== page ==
The predator from down under

Brett Lee... was on fire throughout.-Pic. REUTERS

SPEEDS thrills, it also kills. He thrilled the senses with his speed, killed the "enemy" with his thunderbolts. Brett Lee sizzled, and the batsmen fizzled.

SPEEDS thrills, it also kills. He thrilled the senses with his speed, killed the "enemy" with his thunderbolts. Brett Lee sizzled, and the batsmen fizzled.

Indeed, one of the most exciting sights in Southern Africa was Lee steaming in, his eyes firmly focussed on his prey, unleashing deliveries of blinding pace and vicious swing. The predator from down under, who had his adversaries `down and under.'

The Aussie Hit Man was on target all right, fast and furious, unrelenting and ruthless. It was the batsmen who left with bruised egos and limbs.

Lankan captain Sanath Jayasuriya and Kenyan opener Kennedy Obuya were both undone by rising deliveries, rendered hors de combat during the Super Six clashes against Australia, while the smooth stroking emerald islander Marvan Atappatu saw his stumps being shattered by a 160 kmph missile in the semifinal.

It was aggressive, attacking bowling at its very best — the ideal form of containment is taking wickets, right? Each time Lee punched downwards, in sheer, unbridled joy, he was making a point — that he was the meanest of them all.

Lee's game-plan was simple and effective — he would push the batsmen on to the back-foot with well-directed short-pitched stuff, setting up the dismissal, and then nail 'em with deliveries of fuller length. It worked like magic.

The clash between Pakistani tornado Shoaib Akhtar and Lee was a much sought after duel in the World Cup. While Akhtar too was `lightning', he was hampered by a lack of consistency.

The 25-year-old Lee certainly got his radar right in the latter stages and this meant he was doubly dangerous. His deadly reverse swinging yorkers hit the target unerringly; for hapless batsmen, it was more like being sliced open by a dagger.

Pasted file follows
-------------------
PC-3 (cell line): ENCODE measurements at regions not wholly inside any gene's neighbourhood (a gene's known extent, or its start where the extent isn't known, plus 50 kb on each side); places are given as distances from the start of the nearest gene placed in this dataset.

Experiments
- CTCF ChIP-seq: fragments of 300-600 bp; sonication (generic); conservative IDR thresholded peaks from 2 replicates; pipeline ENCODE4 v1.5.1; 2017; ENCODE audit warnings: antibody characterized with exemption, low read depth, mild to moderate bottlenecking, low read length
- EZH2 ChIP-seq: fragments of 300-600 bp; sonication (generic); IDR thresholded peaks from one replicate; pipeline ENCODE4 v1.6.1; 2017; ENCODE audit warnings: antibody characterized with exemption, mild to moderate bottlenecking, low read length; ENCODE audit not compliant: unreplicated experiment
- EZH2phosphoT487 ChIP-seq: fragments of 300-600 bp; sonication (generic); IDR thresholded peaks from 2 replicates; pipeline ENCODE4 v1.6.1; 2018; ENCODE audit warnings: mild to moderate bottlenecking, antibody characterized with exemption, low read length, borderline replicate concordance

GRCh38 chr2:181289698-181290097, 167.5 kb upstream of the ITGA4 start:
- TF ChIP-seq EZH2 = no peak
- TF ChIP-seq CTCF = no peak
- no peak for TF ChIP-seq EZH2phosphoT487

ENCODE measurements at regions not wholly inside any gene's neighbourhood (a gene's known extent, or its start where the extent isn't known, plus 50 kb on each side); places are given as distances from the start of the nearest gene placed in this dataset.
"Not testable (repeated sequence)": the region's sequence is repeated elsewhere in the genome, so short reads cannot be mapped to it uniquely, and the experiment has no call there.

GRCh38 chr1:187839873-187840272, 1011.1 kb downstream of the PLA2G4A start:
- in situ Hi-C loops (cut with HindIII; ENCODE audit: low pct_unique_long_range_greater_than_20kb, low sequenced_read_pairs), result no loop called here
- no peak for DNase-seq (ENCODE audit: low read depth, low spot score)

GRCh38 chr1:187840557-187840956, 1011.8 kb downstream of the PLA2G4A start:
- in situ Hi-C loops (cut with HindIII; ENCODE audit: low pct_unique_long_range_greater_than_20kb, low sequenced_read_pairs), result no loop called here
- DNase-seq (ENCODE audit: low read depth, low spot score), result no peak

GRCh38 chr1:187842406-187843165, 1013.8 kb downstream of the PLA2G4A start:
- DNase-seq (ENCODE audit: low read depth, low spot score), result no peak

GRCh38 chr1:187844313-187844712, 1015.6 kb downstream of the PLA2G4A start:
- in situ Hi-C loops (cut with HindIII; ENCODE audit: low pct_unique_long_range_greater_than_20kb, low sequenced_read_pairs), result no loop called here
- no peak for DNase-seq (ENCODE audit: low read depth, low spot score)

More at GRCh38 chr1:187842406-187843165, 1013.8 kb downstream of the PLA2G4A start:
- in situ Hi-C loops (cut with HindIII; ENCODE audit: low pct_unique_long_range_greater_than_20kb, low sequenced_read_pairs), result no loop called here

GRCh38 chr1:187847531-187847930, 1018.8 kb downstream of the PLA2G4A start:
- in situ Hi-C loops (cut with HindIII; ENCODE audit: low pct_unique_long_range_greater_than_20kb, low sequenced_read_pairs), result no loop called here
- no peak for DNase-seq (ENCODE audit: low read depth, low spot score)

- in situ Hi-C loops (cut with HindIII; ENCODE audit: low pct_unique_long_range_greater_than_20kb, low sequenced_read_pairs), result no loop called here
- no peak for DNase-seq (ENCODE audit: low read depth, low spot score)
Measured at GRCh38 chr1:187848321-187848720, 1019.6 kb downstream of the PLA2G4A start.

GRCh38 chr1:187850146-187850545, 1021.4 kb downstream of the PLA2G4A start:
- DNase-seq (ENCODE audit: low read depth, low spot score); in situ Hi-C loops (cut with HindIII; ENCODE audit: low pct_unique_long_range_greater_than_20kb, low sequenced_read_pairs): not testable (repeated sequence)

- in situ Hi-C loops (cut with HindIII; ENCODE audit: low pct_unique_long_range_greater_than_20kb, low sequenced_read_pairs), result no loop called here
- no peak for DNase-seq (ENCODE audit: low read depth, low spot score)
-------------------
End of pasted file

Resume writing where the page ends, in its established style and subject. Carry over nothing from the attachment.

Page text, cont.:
The Aussie scalped 22 in all, just one behind Chaminda Vaas' record breaking tally in the World Cup, and did combine wonderfully well with Glenn McGrath as his new ball partner after the injury-prone Jason Gillespie flew home before the Super Six stage. McGrath, the assassin with machine-like precision, Lee, the explosive terminator.

In the league phase, Lee did endure some forgettable moments like when Zimbabwe's Andy Blignaut went after him in the Pool `A' clash at Bulawayo, a match where Lee went for 63 in his ten overs. All this would change soon, as Lee bowled like `wind'.

Poor Kiwis, they were simply swept away by the gale force. Chasing 208 in a crucial clash at Port Elizabeth, New Zealand, considering the depth in its line-up, was still in the hunt at 102 for five.

Lee, brought back for another fling by Ponting, prised out the in-form Kiwi captain Stephen Fleming and then let loose some very special reverse swinging toe crushers as New Zealand collapsed to 112 all out, Lee ending with five for 45. This was massacre in daylight.

In the last four duel, again at Port Elizabeth, Australia needed early breakthroughs — the defending champion had been restricted to 212 and Sri Lanka had eight specialist batsmen in the line-up. And Lee fired at the beginning, leaving Atapattu shell-shocked, and then making light of Hashan Tillekeratne and Avishka Gunawardene. He operated quite brilliantly during the final at the Wanderers and the championship did end in a blaze of glory for him and his mates.

The Aussie surely was the `impact' bowler in Southern Africa. Hungry as a wolf, Brett Lee was on fire in World Cup 2003.

S. DINAKAR